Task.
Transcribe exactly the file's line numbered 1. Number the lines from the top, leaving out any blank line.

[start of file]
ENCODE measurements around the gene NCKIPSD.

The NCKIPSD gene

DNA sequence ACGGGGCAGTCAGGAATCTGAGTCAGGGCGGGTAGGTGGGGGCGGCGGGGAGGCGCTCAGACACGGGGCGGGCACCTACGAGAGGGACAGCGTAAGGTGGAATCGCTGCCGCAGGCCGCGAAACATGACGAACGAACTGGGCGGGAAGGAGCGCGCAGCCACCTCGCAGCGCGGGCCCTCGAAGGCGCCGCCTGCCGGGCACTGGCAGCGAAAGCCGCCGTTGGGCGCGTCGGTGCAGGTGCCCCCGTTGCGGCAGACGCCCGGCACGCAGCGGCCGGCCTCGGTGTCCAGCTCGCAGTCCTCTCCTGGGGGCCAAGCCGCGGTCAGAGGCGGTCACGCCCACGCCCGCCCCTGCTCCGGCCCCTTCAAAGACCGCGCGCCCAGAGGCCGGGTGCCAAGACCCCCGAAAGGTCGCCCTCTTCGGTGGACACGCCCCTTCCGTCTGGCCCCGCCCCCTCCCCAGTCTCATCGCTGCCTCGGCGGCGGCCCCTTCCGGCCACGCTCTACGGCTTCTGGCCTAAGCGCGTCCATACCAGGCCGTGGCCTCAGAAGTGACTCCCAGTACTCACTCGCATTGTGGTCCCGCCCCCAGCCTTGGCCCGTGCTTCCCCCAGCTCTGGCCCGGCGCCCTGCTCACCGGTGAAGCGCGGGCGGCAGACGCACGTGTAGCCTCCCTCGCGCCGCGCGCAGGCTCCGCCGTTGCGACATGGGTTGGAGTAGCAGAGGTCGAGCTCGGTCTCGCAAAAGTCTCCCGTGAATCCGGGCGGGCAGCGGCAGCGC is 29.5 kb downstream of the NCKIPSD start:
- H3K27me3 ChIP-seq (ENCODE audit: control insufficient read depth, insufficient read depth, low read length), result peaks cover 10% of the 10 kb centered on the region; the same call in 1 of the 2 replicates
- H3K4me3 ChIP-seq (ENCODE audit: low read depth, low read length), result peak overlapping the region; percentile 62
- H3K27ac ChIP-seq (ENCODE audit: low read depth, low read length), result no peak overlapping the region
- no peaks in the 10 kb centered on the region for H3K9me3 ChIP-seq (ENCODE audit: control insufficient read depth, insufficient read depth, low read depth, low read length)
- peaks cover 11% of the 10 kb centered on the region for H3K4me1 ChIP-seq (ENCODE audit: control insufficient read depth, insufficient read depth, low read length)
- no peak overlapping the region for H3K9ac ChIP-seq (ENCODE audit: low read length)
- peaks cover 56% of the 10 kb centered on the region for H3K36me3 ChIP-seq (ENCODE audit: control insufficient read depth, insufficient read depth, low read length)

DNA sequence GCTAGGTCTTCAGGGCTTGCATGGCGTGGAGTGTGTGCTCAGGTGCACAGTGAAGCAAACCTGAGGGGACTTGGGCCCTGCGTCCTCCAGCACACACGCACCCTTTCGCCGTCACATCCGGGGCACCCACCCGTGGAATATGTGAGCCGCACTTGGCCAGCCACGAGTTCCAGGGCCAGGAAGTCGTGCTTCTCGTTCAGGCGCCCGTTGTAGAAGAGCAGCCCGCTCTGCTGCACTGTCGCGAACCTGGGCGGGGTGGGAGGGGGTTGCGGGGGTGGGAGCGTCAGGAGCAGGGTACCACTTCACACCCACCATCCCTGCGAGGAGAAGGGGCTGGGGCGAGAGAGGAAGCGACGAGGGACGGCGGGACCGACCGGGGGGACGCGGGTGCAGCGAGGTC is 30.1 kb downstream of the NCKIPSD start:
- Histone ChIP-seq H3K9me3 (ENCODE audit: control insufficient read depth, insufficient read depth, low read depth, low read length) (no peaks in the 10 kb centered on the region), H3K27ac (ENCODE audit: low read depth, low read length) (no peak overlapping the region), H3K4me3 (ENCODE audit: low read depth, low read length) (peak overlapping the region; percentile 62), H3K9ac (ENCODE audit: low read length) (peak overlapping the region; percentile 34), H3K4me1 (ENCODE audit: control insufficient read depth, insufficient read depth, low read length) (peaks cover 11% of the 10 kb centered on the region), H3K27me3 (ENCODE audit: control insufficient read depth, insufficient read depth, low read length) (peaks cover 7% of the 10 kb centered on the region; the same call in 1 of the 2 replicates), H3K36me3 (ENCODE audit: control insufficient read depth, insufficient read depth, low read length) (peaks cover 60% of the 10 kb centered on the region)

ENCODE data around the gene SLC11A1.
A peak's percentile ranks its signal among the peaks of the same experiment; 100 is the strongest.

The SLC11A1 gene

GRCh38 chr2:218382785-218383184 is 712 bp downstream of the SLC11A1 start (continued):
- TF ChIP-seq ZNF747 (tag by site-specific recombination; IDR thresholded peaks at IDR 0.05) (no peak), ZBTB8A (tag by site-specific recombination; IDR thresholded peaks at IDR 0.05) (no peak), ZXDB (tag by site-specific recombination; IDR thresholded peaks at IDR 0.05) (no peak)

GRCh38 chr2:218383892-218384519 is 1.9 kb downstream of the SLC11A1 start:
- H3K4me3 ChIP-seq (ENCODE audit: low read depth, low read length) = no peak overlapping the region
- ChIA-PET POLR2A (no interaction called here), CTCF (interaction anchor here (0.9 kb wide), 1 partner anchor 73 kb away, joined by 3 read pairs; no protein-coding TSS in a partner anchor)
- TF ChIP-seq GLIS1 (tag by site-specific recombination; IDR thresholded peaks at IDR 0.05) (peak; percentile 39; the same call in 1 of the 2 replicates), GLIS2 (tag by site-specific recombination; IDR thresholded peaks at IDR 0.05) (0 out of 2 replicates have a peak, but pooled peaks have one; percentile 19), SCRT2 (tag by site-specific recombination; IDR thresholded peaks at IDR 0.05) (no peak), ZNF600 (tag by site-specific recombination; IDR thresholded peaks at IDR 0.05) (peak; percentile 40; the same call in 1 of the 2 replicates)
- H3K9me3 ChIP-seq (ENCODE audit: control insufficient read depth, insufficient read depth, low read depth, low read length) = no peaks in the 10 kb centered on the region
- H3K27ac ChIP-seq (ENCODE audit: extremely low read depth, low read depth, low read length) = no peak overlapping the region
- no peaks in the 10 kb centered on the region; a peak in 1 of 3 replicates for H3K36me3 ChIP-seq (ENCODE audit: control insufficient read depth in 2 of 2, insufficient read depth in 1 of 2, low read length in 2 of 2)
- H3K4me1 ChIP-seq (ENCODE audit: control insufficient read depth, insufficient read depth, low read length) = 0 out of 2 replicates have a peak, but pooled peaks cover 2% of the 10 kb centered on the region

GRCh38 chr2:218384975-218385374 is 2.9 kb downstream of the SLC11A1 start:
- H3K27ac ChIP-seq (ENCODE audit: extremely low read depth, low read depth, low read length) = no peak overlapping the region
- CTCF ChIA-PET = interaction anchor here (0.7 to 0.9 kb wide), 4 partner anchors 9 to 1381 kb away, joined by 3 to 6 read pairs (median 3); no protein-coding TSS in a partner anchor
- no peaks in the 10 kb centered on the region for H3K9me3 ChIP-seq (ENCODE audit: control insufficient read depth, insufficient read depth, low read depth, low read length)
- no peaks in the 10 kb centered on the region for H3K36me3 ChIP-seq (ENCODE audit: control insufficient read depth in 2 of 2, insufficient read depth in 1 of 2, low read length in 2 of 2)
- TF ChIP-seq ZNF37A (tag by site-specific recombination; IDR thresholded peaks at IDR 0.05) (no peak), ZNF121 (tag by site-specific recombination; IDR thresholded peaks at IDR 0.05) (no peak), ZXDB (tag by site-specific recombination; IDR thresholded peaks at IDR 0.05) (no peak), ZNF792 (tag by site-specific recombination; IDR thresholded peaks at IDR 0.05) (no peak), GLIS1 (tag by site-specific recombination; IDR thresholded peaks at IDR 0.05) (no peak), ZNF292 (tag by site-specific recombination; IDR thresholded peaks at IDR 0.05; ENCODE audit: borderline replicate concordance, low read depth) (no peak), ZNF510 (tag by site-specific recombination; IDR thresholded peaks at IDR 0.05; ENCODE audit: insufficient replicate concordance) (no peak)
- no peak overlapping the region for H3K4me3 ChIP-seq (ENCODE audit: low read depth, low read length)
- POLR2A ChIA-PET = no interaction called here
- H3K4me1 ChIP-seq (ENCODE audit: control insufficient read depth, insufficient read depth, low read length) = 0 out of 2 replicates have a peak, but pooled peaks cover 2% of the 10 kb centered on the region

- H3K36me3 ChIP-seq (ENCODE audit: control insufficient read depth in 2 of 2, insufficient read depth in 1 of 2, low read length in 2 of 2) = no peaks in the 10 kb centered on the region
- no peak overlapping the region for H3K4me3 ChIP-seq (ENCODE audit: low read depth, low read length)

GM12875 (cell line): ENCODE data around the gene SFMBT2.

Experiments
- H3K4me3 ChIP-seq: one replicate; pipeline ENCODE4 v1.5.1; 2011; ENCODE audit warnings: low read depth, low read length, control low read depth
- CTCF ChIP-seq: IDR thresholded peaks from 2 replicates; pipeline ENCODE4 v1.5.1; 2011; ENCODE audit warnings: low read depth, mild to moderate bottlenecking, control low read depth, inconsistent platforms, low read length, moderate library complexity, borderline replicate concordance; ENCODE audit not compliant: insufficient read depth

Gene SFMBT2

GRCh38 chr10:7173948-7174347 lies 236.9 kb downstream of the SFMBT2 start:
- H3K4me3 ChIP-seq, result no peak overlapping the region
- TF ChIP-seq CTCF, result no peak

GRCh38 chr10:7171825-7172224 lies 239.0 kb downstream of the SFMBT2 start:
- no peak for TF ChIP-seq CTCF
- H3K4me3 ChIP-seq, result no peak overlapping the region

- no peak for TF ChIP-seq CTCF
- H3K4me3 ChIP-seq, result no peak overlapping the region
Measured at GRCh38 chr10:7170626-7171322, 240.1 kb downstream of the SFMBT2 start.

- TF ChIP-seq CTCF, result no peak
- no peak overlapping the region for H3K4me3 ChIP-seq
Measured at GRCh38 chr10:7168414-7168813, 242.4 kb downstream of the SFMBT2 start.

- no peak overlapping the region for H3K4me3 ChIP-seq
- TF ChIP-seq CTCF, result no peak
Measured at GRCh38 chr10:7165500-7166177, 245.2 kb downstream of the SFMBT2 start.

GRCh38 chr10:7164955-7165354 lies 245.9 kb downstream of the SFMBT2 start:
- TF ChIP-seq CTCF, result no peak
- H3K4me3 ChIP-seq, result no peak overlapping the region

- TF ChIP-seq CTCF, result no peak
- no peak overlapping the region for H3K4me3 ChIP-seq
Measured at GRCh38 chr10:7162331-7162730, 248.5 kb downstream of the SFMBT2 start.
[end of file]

ENCODE measurements around the gene NCKIPSD.